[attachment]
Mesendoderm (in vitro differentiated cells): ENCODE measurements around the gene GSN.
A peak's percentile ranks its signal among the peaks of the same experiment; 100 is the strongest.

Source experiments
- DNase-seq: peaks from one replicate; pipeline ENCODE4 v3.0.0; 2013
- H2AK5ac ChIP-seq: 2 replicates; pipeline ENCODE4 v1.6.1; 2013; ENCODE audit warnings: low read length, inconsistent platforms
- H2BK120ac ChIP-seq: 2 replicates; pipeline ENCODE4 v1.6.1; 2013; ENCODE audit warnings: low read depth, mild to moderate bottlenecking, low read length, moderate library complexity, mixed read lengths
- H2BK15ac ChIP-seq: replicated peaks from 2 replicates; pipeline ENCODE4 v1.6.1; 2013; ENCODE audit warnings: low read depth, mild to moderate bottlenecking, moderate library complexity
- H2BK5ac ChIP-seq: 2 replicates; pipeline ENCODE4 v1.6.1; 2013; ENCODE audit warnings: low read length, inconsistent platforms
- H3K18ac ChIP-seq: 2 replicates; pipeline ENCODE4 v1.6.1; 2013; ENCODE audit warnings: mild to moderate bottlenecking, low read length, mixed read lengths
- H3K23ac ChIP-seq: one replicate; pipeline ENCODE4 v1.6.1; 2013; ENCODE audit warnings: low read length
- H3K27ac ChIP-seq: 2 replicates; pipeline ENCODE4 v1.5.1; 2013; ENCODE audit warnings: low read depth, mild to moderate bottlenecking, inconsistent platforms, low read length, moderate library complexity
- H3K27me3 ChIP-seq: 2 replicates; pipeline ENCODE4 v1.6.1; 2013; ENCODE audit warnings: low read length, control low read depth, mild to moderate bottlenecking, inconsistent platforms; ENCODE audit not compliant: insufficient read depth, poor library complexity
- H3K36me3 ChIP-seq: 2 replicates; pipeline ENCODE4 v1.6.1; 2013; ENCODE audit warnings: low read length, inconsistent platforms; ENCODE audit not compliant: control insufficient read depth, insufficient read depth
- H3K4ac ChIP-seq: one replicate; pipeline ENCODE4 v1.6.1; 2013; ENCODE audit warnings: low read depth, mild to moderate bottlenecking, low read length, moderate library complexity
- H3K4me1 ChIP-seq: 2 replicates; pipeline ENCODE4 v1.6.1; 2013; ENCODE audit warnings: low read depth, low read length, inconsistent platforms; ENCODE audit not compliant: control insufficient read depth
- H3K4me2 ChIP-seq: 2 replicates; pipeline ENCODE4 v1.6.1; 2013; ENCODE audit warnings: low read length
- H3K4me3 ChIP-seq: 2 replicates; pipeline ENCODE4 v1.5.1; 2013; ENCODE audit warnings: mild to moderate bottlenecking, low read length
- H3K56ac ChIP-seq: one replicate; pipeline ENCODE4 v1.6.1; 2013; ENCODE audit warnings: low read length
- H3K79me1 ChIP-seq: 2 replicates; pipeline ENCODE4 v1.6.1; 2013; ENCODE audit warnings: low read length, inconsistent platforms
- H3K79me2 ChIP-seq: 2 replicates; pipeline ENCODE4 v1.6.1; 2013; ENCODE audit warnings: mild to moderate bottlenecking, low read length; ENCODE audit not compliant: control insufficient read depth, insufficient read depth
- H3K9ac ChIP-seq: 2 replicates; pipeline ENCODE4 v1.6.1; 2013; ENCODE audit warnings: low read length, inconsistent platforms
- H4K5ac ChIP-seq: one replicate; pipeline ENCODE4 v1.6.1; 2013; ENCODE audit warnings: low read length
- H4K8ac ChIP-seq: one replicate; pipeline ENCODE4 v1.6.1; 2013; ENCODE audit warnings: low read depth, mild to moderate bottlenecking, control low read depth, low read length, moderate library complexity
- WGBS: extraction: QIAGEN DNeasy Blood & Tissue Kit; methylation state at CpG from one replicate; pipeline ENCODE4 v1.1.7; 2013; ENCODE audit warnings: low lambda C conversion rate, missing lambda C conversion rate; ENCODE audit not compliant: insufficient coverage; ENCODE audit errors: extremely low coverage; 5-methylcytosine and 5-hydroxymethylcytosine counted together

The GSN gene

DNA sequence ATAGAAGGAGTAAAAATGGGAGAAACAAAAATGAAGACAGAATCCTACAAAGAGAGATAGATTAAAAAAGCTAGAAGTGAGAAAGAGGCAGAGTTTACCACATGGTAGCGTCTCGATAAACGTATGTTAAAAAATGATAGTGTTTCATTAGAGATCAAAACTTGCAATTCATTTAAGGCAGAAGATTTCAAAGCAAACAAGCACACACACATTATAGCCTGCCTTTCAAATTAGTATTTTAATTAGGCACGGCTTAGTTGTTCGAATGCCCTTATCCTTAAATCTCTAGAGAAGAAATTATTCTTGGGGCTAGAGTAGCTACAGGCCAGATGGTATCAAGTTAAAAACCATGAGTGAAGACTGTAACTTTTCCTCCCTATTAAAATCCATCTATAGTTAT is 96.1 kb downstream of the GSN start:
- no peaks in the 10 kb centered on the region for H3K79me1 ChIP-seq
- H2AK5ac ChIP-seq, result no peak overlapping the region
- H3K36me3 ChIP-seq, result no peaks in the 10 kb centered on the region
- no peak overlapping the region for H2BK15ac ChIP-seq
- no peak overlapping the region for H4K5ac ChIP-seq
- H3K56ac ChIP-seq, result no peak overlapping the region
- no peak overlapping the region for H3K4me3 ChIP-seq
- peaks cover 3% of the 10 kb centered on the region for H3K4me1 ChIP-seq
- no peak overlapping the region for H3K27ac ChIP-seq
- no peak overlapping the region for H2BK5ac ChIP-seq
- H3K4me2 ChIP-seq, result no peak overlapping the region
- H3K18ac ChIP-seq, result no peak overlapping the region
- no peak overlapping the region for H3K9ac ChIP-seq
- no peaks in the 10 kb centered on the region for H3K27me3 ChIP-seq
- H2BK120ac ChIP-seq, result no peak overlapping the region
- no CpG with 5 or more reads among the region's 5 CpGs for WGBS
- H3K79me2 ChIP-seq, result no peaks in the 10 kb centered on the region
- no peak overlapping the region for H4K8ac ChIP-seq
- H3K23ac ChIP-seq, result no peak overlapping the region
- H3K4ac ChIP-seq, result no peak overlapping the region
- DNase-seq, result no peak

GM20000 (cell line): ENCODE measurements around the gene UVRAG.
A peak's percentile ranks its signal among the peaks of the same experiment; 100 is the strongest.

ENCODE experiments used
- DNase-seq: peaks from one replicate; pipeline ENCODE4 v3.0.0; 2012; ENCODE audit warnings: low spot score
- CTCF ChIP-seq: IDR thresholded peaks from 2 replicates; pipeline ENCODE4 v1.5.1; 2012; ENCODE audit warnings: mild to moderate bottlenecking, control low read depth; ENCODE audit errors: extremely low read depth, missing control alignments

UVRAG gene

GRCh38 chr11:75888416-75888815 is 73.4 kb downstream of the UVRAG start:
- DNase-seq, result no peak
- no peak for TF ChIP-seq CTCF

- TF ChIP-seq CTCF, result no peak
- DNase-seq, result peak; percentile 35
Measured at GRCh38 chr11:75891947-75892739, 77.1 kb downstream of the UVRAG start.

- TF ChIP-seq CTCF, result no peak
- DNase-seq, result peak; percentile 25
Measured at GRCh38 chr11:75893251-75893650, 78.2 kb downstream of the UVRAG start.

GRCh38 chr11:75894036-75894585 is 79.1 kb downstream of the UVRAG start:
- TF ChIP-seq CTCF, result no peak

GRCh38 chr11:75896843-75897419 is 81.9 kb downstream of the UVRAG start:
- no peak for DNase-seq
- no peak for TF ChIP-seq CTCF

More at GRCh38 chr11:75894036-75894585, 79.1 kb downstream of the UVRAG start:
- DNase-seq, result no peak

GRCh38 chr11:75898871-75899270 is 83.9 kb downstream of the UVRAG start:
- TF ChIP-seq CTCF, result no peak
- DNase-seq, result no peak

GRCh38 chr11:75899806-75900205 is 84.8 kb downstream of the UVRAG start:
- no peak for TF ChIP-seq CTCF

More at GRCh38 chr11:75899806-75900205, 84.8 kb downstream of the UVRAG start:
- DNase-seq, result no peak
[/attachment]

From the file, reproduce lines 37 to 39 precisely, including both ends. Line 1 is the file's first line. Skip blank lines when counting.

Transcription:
- H3K4me2 ChIP-seq, result no peak overlapping the region
- H3K18ac ChIP-seq, result no peak overlapping the region
- no peak overlapping the region for H3K9ac ChIP-seq